Lab #2

Report
Lab 2
EGR 262 – Fundamental Circuits Lab
EGR 262
Fundamental Circuits Lab
Presentation for
Lab #1: Introduction to the Arduino UNO
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Arduino – Historical background
“Arduino started in 2005 as a project for students at the Interaction Design
Institute Ivrea in Ivrea, Italy. Arduino is a single-board microcontroller,
intended to make the application of interactive objects or environments more
accessible. The hardware consists of an open-source hardware board designed
around an 8-bit Atmel AVR microcontroller, or a 32-bit Atmel ARM. Preprogrammed into the on-board microcontroller chip is a boot loader that allows
uploading programs into the microcontroller memory without needing a chip
(device) programmer.
Arduino boards can be purchased pre-assembled or as do-it-yourself kits.
Hardware design information is available for those who would like to assemble
an Arduino by hand. It was estimated in mid-2011 that over 300,000 official
Arduinos had been commercially produced.”
(reference: http://en.wikipedia.org/wiki/Arduino)
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Arduino Microcontroller Boards (www.arduino.cc)
Arduino produces several versions of microcontrollers, including:
Used in EGR 120
and EGR 262
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Arduino Microcontrollers - specifications
Each microcontroller has different specifications. A few specifications for three
of the Arduino microcontrollers are listed below.
Arduino UNO R3
• Atmega 328 8-bit
AMTEL AVR RISC
microprocessor
• 14 digital I/O pins
• 6 PWM digital I/O pins
• 6 analog I/O pins
• 16 MHz clock speed
• 32 kB flash memory for
storage of code
• $28.49
Arduino Mega 2560 R3
• Atmega 2560 8-bit
AMTEL AVR RISC
microprocessor
• 54 digital I/O pins
• 14 PWM digital I/O pins
• 16 analog I/O pins
• 16 MHz clock speed
• 256 kB flash memory for
storage of code
• $55.56
Arduino DUE
• AT91SAM3X8E 32- bit
ARM Cortex-M3
microprocessor
• 54 digital I/O pins
• 12 PWM digital I/O pins
• 12 analog I/O pins
• 84 MHz clock speed
• 512 kB flash memory for
storage of code
• $55.56
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References: (many more available)
1) Arduino web site (software, microcontrollers, tutorials, examples, etc) - www.arduino.cc/
2) Arduino Tutorials - http://www.ladyada.net/learn/arduino/
3) Engadget (gadgets built using Arduinos) - http://www.engadget.com/tag/Arduino/
4) Instructables (gadgets using Arduinos) - http://www.instructables.com/id/Arduino-Projects/
5) EGR 120 Arduino-BOT Lectures #1-5 - http://faculty.tcc.edu/PGordy/Egr120/
6) TCC Library – Free Safari eBooks – You can access eBooks as follows:
• Go to TCC’s home page and select Library
• Select Library Catalog – eBooks
• Select Safari Tech Books
• Log in (usual ID and password)
• Search for Arduino – Here are a few that I found:
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Powering the Arduino UNO The Arduino can be powered using:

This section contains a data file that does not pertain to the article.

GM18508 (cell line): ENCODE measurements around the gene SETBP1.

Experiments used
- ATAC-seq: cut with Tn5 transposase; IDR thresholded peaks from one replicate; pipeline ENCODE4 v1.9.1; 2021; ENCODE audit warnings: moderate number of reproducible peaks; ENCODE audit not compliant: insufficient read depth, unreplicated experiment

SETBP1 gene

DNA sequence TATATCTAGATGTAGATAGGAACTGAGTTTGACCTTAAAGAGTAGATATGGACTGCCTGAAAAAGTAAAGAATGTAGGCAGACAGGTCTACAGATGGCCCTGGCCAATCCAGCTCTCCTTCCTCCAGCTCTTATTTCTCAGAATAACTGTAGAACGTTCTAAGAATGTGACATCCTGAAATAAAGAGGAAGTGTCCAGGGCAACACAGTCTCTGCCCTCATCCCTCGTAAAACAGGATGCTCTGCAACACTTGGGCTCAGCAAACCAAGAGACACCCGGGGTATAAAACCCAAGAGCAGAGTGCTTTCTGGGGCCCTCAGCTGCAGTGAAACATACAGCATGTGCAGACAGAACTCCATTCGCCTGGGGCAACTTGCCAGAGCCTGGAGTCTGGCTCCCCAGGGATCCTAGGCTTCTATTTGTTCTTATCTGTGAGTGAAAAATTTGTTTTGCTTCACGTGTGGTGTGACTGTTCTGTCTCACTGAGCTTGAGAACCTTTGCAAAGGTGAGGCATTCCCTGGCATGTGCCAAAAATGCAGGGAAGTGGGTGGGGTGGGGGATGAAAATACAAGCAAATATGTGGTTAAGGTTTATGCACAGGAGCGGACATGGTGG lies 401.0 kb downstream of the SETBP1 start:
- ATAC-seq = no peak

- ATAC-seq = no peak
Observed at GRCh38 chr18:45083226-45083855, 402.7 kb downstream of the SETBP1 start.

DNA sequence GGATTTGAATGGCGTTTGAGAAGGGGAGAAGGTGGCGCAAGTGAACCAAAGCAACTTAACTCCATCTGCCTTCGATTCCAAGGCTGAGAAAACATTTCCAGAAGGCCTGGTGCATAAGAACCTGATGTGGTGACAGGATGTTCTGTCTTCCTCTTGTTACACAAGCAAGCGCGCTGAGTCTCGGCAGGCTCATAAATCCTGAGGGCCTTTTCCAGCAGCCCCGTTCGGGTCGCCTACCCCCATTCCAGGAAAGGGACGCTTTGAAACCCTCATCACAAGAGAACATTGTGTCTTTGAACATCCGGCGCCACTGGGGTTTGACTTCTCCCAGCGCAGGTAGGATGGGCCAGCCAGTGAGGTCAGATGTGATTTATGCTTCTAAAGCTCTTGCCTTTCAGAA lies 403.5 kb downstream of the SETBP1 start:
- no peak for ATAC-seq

1) USB cable (5V input) – OK for downloading and testing programs, but not
for driving external circuits. Provides a weak 5V to the Arduino board
2) AC to DC Adaptor (recommended 9 to 12V DC, 250mA or more, 2.1mm plug,
centre pin positive)
3) DC Power Supply (7V – 12V recommended, 6V – 20V limits)
4) 4 AA Batteries ( ≈ 6V input) - Provides a weak 5V to the Arduino board
5) 5 AA Batteries (≈ 7.5V input)
Note: If both the USB and another source (AC/DC adapter, batteries, etc) are
connected, the Arduino will select the stronger source.
Typical Arduino UNO voltages:
Connection
USB
4 AA Batteries
5 AA Batteries,
AC/DC Adaptor or
DC Power Supply
5V
4.28 V
4.92 V
4.98 V
3.3 V
3.20 V
3.29 V
3.29 V
Servo Port *
4.28 V
4.92 V
4.98 V
Vin
4.32 V
5.51 V
7.09 V
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Powering the Arduino-BOT We will typically power the Arduino with an
AC/DC adaptor. You can leave both the USB and the AC/DC adaptor
connected and the Arduino will use the higher adaptor voltage. We will make
5V and GND (ground) connections to the breadboard as shown below.
USB
AC/DC
Adaptor
Plug
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6 of the 14 are also PWM (8-bit
AREF (Analog reference) –
Pulse Width Modulation) pins:
used to set the max analog
~11, ~10, ~9, ~6, ~5, ~3
input value
14 Digital I/O
LED connected to
Pins (D0-D13)
D13 for testing
Header (for
22 gauge wire)
Reset button
ICSP header for
communication
USB
with peripheral
16 MHz crystal
devices
oscillator
Arduino UNO
Hardware
Specifications
Voltage regulator
DC Input (7V – 12V)
Reset – LOW voltage
resets the microcontroller
(same as pressing the
reset button)
ATMega328
microprocessor
3.3V, 5V, GND (ground)
and Vin (unregulated input, such as
12V from an AC/DC Adaptor
6 Analog
I/O Pins
(A0-A5)
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Arduino UNO Schematic (2 equivalent versions)
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The Arduino Programming Environment
• The Arduino software (Arduino 1.05 or later) is available on lab computers and can
also be downloaded from http://arduino.cc
• The software requires no installation and can even be launched from a flash drive.
• Open using the shortcut on the desktop or double-click Arduino
in the Arduino-1.0.5 folder as indicated below
• The file opened is referred to as a “sketch” and will be automatically named using
the date. You can rename it if you wish. The file below is named sketch_jan20a.ino
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Notes:
The Arduino Programming Environment
• Verify is used to compile your program
The Arduino software is based on C/C++.
(or sketch). (It checks for errors).
Note that the instructions are case-sensitive.
C++ is not line-oriented, so a semicolon (;) is needed • Upload is used to send the program
(sketch) to the Arduino via the USB
to indicated the end of an instruction.
cable.
• Arduino programs have two main parts:
1. setup – a function to initialize items
or to perform operations one time.
2. loop – a function with commands
that will be repeated indefinitely
• Serial.begin(baud rate) is used to
establish serial communications
between the Arduino and the computer.
Data is transmitted at 9600 baud